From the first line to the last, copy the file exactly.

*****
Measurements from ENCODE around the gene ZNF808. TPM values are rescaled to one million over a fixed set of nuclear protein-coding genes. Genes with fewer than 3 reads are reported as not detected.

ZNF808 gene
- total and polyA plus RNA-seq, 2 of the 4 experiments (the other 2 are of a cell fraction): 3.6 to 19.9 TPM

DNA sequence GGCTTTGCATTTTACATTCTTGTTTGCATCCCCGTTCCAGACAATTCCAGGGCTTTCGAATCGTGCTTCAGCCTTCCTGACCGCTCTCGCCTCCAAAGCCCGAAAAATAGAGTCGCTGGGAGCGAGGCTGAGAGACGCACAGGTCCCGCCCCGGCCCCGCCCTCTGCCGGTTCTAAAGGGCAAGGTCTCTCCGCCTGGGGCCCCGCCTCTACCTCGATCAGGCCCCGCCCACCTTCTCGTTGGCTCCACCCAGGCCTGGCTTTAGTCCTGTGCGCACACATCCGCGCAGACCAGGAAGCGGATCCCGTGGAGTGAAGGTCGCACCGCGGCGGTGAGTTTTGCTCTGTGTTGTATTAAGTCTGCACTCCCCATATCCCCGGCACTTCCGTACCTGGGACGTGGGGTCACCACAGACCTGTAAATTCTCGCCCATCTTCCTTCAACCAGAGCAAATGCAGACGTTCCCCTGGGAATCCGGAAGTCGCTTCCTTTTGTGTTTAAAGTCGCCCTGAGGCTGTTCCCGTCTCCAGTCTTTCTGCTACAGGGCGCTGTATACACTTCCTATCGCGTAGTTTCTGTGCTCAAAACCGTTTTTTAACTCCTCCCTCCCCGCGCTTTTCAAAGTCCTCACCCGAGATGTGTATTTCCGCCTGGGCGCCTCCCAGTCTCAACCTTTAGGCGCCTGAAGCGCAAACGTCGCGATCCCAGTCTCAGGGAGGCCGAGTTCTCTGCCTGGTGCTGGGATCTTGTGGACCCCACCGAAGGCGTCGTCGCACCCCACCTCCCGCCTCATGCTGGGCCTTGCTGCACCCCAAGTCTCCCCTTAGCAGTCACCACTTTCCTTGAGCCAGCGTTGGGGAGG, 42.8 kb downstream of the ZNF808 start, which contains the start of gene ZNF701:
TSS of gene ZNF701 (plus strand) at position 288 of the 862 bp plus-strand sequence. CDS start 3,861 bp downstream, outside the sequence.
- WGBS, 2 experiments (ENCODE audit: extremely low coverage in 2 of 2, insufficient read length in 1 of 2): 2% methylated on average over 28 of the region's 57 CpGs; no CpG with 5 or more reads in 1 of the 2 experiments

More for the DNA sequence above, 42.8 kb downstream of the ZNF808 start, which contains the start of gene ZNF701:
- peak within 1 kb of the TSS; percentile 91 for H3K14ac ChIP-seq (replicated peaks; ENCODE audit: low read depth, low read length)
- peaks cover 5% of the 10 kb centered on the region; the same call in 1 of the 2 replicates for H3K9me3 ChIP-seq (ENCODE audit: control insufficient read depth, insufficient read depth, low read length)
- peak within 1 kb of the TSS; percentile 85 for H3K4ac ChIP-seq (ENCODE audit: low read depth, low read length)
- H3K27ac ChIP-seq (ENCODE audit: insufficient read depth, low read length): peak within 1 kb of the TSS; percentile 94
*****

Measurements from ENCODE around the gene ZNF808. TPM values are rescaled to one million over a fixed set of nuclear protein-coding genes. Genes with fewer than 3 reads are reported as not detected.

ZNF808 gene
- total and polyA plus RNA-seq, 2 of the 4 experiments (the other 2 are of a cell fraction): 3.6 to 19.9 TPM

DNA sequence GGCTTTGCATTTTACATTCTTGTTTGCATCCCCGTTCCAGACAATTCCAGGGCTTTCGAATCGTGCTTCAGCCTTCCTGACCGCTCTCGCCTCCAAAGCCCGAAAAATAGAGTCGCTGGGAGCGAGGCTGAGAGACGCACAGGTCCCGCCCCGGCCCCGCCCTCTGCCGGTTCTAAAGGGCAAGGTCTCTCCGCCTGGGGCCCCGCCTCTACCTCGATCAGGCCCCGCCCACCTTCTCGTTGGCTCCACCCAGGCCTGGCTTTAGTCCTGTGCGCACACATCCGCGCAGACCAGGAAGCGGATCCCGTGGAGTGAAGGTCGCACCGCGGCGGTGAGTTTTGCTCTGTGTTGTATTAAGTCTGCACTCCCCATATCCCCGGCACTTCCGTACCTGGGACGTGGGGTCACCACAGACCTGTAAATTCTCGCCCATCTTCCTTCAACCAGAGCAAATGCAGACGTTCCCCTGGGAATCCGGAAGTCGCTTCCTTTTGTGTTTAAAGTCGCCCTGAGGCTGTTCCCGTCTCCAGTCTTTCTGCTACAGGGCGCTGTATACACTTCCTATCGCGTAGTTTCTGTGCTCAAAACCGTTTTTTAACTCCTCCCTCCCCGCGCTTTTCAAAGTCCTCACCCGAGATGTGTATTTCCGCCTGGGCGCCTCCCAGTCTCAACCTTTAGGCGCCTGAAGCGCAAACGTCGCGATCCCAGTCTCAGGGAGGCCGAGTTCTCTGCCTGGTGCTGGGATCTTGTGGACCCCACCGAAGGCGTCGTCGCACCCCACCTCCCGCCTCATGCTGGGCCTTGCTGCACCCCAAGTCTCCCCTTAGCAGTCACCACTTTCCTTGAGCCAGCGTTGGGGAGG, 42.8 kb downstream of the ZNF808 start, which contains the start of gene ZNF701:
TSS of gene ZNF701 (plus strand) at position 288 of the 862 bp plus-strand sequence. CDS start 3,861 bp downstream, outside the sequence.
- WGBS, 2 experiments (ENCODE audit: extremely low coverage in 2 of 2, insufficient read length in 1 of 2): 2% methylated on average over 28 of the region's 57 CpGs; no CpG with 5 or more reads in 1 of the 2 experiments

More for the DNA sequence above, 42.8 kb downstream of the ZNF808 start, which contains the start of gene ZNF701:
- peak within 1 kb of the TSS; percentile 91 for H3K14ac ChIP-seq (replicated peaks; ENCODE audit: low read depth, low read length)
- peaks cover 5% of the 10 kb centered on the region; the same call in 1 of the 2 replicates for H3K9me3 ChIP-seq (ENCODE audit: control insufficient read depth, insufficient read depth, low read length)
- peak within 1 kb of the TSS; percentile 85 for H3K4ac ChIP-seq (ENCODE audit: low read depth, low read length)
- H3K27ac ChIP-seq (ENCODE audit: insufficient read depth, low read length): peak within 1 kb of the TSS; percentile 94